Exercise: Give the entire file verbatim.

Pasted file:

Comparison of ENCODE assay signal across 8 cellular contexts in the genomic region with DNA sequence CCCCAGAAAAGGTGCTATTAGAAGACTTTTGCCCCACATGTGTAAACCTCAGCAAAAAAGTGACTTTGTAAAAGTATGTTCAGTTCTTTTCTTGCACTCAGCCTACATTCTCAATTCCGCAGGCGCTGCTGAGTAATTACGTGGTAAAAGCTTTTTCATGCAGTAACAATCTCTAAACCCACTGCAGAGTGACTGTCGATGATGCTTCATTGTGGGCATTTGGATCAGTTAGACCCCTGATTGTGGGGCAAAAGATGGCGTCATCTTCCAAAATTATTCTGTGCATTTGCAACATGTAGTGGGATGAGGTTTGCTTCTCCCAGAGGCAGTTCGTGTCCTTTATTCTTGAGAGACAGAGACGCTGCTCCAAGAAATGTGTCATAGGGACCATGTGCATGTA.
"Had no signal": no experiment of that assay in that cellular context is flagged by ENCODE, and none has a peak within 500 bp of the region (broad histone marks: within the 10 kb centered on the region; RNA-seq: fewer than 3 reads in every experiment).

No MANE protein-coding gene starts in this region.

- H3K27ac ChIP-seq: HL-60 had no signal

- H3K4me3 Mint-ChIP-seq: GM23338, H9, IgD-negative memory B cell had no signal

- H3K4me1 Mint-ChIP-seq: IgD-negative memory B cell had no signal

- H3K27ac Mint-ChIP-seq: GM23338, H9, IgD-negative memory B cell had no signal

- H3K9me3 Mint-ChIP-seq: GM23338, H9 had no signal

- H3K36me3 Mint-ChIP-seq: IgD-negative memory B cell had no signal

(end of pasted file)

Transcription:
Comparison of ENCODE assay signal across 8 cellular contexts in the genomic region with DNA sequence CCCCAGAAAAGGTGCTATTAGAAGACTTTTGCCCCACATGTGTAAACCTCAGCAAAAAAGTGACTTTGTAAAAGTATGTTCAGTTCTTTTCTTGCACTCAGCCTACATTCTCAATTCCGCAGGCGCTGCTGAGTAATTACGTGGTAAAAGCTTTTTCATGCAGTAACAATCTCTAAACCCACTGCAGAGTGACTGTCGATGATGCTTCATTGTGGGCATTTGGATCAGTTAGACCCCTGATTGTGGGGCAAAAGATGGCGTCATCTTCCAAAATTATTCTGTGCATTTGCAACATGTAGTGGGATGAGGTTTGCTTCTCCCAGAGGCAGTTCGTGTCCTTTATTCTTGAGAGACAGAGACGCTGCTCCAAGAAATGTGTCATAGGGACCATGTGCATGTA.
"Had no signal": no experiment of that assay in that cellular context is flagged by ENCODE, and none has a peak within 500 bp of the region (broad histone marks: within the 10 kb centered on the region; RNA-seq: fewer than 3 reads in every experiment).

No MANE protein-coding gene starts in this region.

- H3K27ac ChIP-seq: HL-60 had no signal

- H3K4me3 Mint-ChIP-seq: GM23338, H9, IgD-negative memory B cell had no signal

- H3K4me1 Mint-ChIP-seq: IgD-negative memory B cell had no signal

- H3K27ac Mint-ChIP-seq: GM23338, H9, IgD-negative memory B cell had no signal

- H3K9me3 Mint-ChIP-seq: GM23338, H9 had no signal

- H3K36me3 Mint-ChIP-seq: IgD-negative memory B cell had no signal